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Stress And Coping


The purpose of this assignment is to highlight one of the major public health issues which are “Stress and coping”. For this purpose, the psychological theories will be evaluated to analyse the impact of stress on public health. Moreover, it will discuss the psychological factors that contribute to the development of stress among the public. Also, this assignment will discuss the process of managing stress which is called “Copping”. Hence, stress and coping will be evaluated and supported through literature and other pieces of evidence to identify its impact on the psychology of the people.


Contribution of psychology to understand stress

According to Dillard (2019), the process of developing bodily or mental tension due to the physical, psychological, or emotional factors is called “Stress”. In addition to this, it has been analysed that stress can be caused by different sources which can be internal or external. However, Bodenmann and Falconier, (2016), have stated that the psychological context of stress is that it is a continuous pressure that is faced by an individual that can be in the form of emotional strain. Stress can adversely affect the behaviour of an individual however the psychological definition of stress has proposed that a small amount of stress can be beneficial as it can increase the productivity of an individual. It is called positive stress which can bring motivation to an individual that is required to achieve the goal. But, on the other hand, stress has a prominent negative effect on the public because the continuous stress either internal or external create frustration and anger in the behaviour of an individual. The psychologists Avcıoğlu and Soygur (2019), have mentioned that stress is developed when an individual is required to respond or adjust due to change in his environment. The change can desire physical, psychological, or emotional adjustment.

Psychological Theories Of Stress And Coping

The psychological theories have played a major role in developing the insights of stress and coping in relation to health, health promotion, and health experiences of the public. As per the Transactional Theory of Stress and Coping (TTSC) proposed by Lazarus and Folkman in 1984, stress is a product of multiple factors such as cognitive, neurological, physiological, psychological, or affective (Labrague et al., 2017). The transactional theory of stress and coping has also mentioned that stress can also be developed due to the complex environment of the individual. This theory has discussed three stages to define the term stress. These stages consist of primary, secondary, and reappraisal (Biggs and Drummond, 2017). The primary appraisal is about analysing the intensity of the threat associated with stress. The secondary appraisal is about evaluating the available resources that can be used to cope up with the stressed environment. The third stage which is the coping stage also called reappraisal in which the nature of the stressor and the resource availability are combined to respond to the stressor.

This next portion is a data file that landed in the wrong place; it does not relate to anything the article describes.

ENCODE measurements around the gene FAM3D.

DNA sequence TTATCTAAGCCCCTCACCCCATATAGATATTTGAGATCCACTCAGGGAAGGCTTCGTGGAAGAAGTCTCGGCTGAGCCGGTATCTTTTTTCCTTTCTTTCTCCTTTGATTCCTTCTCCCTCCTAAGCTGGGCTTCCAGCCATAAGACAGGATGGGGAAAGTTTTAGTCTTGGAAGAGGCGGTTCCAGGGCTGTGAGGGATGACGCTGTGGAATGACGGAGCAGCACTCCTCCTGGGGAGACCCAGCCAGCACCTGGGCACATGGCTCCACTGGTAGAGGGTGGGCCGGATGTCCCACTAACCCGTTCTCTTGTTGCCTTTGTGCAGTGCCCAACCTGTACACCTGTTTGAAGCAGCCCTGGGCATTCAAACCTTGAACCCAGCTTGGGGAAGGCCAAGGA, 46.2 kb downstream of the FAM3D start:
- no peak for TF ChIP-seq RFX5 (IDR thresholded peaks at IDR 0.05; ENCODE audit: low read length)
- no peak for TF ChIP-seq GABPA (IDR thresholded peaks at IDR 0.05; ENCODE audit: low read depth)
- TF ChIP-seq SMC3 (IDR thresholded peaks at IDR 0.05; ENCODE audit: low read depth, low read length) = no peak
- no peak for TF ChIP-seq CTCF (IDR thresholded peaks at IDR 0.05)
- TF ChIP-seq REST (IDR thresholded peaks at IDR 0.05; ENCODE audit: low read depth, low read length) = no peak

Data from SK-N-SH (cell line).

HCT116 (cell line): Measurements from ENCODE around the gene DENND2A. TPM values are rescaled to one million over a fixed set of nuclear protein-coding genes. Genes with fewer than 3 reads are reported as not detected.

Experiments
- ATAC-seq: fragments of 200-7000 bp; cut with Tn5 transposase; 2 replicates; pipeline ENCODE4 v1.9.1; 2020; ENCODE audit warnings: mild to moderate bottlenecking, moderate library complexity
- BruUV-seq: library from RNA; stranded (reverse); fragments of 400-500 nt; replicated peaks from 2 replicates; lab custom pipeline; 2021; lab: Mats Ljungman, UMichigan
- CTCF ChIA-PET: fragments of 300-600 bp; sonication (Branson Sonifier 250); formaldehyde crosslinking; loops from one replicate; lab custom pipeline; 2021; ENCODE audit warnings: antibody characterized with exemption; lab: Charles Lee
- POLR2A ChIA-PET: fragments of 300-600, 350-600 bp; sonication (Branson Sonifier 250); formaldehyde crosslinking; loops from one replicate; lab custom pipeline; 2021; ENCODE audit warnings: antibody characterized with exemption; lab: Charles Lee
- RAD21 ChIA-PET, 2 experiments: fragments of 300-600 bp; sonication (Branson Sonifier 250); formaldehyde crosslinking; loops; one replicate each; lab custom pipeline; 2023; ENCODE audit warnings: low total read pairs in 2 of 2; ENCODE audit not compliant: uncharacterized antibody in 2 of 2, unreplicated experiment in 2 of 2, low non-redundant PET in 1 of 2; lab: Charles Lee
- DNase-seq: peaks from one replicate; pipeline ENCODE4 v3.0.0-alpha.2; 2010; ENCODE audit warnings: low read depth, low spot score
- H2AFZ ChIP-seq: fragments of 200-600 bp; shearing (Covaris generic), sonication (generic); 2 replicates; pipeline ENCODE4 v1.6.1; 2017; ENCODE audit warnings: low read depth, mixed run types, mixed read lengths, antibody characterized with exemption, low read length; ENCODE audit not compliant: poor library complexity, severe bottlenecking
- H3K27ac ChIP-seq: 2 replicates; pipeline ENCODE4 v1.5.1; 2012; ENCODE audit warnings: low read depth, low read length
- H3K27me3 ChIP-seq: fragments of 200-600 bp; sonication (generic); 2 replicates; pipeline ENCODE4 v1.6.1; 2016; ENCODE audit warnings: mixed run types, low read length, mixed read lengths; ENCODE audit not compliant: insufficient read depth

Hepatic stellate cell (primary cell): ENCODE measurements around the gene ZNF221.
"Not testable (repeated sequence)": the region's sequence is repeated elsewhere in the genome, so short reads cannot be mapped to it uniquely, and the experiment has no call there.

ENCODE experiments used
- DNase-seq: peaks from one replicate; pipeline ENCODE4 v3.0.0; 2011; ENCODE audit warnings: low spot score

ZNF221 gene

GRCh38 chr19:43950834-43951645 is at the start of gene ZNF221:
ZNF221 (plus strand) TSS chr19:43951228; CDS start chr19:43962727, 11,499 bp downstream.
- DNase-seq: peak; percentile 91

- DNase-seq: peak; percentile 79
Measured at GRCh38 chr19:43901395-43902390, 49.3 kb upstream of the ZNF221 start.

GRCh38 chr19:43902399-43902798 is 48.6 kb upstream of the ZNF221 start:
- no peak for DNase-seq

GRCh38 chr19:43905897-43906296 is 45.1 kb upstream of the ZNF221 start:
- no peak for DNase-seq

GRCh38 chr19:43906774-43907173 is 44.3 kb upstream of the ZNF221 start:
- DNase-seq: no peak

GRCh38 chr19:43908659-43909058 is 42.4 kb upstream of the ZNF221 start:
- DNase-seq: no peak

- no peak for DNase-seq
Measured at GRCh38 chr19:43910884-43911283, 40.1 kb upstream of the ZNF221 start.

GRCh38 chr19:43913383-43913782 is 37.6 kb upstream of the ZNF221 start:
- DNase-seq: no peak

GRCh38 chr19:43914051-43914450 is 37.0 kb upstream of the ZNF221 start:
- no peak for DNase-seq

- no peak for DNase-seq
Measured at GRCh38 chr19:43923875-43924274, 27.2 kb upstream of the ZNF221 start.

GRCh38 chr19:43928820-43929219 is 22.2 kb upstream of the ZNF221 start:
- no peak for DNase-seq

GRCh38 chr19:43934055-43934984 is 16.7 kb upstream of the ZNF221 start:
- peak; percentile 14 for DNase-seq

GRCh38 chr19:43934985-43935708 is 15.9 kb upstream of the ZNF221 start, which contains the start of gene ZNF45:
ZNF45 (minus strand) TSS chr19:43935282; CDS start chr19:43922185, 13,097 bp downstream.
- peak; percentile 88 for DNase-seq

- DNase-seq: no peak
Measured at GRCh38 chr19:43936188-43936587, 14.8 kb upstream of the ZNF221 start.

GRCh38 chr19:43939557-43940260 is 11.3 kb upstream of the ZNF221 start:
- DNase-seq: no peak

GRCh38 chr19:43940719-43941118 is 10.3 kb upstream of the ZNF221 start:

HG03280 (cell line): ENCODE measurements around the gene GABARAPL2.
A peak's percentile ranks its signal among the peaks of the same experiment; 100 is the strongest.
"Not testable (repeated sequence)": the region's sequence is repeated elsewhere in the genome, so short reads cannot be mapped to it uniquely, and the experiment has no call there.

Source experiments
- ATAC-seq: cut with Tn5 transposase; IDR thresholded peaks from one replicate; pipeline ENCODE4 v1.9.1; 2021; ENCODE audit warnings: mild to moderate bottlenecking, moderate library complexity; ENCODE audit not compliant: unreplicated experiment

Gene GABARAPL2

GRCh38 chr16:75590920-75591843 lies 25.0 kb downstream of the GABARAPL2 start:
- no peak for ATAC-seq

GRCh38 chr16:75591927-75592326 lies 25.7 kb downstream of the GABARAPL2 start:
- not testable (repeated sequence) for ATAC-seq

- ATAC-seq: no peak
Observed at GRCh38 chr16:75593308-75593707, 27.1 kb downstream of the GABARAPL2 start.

(Figure 1: The stages of Transactional Theory of Stress and Coping, Source: Dillard, 2019)

On the other hand, the theory of “Stimulus-Based Model of Stress” states that the stress is developed due to change in life events that produces a positive or negative impact on the health of an individual (Bodenmann and Falconier, 2016). The psychological and physiological changes in the individual are prominently observed during the development of stressors. This theory helps in identifying the causes of stress whereas the theory of “Response Based Model” is an effective theory and model that is widely used in health promotion for the public as it provides a guide to respond to the stressful environment. “The James-Lange Theory of Emotion” has proposed that the autonomous nervous system is responsible for producing physiological events among the public such as muscular tension, perspiration, etc. (Avcıoğlu and Soygur, 2019). This theory has mentioned that stress is the result of a change in the emotions of an individual.

Factors and sources of stress

In relation to health, health experience and health promotion psychology have helped humans in identifying the factors of stress that are actively contributing to the public health issue of “Stress and Coping”. These factors are the key drivers that produce stress in the mind of an individual that can be dangerous to such an extent that it can become life-threatening for the public. Hence, the main psychological factors of stress as mentioned by McCarthy et al. (2018), include perceptions of the individuals. The negative perception defines stress which is developed when an individual experience a mismatch between perceived demands and resources.  In addition to this, the other psychological factors of stress include uncontrollability, frustration, and conflicts (Pasch and Sullivan, 2017). These factors can be developed due to the internal or external environment. The sources of stress are of four types including health concerns, money, family responsibilities, and work.